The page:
Grant Shapps says train strikes are under 'false pretence'
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With the far-left RMT union threatening to take their members out on strike again over demands for a 10 percent pay rise, the Transport Secretary has warned that he intends to copy EU countries and bring in a “minimum service level” law which will prevent strikers from stopping all train journeys. A defiant Mr Shapps pointed out that countries like France, Italy and Spain have the same laws which could also be used to protect the London Underground system.
In a heated session of transport questions in the Commons, Mr Shapps made it clear he will not back down against “Marxist” union bosses with more RMT strikes planned for July.
Labour tried to claim that he should be leading the talks with the union but he hit back pointing out that the strikes had also affected the Tube in London which Mr Khan is in charge of.
Mocking the London Mayor he said: “I notice from the benches opposite that they constantly call for me to go into direct negotiations with the unions.
“They may be able to tell us whether the Mayor of London has done the same thing with the RMT strikes.
“If he has it hasn’t worked and if he hasn’t why aren’t they calling on him to do that?”
In response to another question he made it clear that a new strike breaking law would be introduced.
With Labour MPs joining militant strikers on the picket lines, earlier this month there were howls of protest as he made the statement.
He said: “We are intending to progress with minimum service levels. That is in our manifesto, and we will be introducing legislation later this year. As my hon. Friend rightly points out, minimum service levels exist in civilised countries such as France, Italy and Spain, and it is about time we had them in the UK as well.”
Minimum service laws means that when strike action takes place employees are obligated to maintain a reduced service to keep the national infrastructure going.
Earlier South West Hertfordshire MP Gagan Mohindra pointed out that the taxpayer had already paid billions in subsidies to keep the rail companies in business during the pandemic.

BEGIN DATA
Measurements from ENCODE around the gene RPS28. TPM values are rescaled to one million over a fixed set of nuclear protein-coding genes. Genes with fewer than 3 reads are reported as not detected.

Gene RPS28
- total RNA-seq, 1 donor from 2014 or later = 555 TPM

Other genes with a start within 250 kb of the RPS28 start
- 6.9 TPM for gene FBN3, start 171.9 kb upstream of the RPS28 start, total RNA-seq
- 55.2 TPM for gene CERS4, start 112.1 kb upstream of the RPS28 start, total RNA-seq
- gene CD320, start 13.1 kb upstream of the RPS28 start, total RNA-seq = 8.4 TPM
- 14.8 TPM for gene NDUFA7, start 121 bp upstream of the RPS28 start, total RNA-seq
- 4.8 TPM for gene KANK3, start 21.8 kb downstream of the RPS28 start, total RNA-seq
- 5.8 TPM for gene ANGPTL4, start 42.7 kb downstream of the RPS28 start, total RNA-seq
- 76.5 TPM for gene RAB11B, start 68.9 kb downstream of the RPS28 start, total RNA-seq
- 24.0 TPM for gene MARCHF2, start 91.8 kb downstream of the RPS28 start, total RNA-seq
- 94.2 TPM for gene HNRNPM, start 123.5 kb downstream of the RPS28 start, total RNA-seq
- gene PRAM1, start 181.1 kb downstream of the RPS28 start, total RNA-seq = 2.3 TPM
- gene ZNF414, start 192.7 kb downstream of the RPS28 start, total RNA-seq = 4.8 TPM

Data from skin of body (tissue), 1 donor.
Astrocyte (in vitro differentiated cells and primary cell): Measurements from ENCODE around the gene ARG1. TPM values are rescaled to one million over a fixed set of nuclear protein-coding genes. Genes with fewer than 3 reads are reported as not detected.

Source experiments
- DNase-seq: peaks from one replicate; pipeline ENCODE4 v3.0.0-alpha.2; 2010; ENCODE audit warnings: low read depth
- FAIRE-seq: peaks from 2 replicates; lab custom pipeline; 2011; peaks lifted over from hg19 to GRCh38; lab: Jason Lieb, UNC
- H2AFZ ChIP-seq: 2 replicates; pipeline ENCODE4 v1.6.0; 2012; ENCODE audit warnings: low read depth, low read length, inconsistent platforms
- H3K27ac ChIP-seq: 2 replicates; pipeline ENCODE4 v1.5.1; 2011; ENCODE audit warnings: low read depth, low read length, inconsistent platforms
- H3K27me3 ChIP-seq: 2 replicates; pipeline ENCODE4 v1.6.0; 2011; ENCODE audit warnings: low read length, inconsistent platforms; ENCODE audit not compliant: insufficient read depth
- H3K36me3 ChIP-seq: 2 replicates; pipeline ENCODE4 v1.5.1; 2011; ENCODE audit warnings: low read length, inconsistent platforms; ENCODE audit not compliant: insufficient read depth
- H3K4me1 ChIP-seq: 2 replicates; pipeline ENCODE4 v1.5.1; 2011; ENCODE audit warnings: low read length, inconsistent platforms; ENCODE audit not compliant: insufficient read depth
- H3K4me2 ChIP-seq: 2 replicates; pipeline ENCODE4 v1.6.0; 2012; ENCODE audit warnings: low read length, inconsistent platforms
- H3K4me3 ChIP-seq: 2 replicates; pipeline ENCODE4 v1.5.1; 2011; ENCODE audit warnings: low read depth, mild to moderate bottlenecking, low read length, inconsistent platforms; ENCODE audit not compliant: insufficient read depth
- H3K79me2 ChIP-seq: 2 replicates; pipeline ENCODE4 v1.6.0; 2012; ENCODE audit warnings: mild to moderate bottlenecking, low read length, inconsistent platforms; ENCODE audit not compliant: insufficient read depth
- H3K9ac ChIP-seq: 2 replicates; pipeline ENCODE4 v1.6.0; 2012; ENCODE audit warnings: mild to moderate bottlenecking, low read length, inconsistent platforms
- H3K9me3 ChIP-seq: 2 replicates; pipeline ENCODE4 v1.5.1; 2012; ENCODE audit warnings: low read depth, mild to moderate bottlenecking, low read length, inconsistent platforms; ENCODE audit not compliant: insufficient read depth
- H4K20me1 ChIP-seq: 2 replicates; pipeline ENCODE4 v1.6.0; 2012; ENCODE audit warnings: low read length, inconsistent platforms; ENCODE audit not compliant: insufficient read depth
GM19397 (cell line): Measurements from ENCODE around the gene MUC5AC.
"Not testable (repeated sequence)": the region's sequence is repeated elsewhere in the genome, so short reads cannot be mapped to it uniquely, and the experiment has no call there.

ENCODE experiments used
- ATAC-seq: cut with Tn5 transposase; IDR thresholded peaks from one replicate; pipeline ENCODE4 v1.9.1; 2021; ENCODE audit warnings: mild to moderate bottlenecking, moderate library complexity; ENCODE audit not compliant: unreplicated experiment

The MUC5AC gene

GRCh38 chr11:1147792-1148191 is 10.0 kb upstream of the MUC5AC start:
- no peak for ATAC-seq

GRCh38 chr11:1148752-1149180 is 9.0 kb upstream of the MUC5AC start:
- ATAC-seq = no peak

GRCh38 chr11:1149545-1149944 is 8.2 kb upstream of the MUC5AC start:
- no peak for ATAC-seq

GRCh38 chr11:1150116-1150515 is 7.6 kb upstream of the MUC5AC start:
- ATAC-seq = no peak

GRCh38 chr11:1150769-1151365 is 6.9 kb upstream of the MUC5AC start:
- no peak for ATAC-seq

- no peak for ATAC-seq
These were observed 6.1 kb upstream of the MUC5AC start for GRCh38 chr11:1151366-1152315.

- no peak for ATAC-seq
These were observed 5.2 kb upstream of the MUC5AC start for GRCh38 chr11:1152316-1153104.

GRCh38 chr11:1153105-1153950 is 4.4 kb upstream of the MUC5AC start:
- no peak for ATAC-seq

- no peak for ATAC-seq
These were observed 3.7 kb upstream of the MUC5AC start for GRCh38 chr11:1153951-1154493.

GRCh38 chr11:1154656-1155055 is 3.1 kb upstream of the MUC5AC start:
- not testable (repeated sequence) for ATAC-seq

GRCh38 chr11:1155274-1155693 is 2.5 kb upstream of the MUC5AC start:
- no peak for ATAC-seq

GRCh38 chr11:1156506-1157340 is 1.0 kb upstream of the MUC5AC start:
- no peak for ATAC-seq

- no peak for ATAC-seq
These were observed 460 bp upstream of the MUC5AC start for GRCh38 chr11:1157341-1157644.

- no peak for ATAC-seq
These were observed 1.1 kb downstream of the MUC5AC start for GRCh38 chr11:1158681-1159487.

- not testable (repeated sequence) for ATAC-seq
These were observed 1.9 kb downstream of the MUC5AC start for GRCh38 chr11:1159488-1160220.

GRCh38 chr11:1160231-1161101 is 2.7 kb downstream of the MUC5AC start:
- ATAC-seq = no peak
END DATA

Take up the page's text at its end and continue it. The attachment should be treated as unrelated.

He said: “Does [the minister] share my disappointment that after two years of spending taxpayers’ money in supporting the rail industry, the RMT have chosen to strike instead of accepting the pay rise they have been offered or to continue to negotiate?”
Mr Shapps responded: “My honourable friend is right, but it is actually even worse than that. Not only was £16 billion of taxpayers’ money put in- £600 per family in this country, or £160,000 per individual railway employee- but the RMT balloted for strike action under the false pretence that there would not be a pay rise, when in fact the pay freeze had already ended.
“That is unjustified and unjustifiable action that the whole House should be condemning.”
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Mr Shapps also accused Labour and SNP MPs of supporting “Marxists” who want to bring the government down.
Responding to Glasgow East MP David Linton, he said that union bosses such as the RMT general secretary Mick Lynch had “sold their members a duffer.”
He told MPs: “I think that railway workers are very hard-working people who have been sold a duffer by their union bosses, who are hard-line—in many cases—Marxists who want to bring this Government down and bring the country to a standstill.
“Fortunately, they are paid well above the average in the country—£44,000 for the average railway worker compared with only £31,000 for a nurse.”
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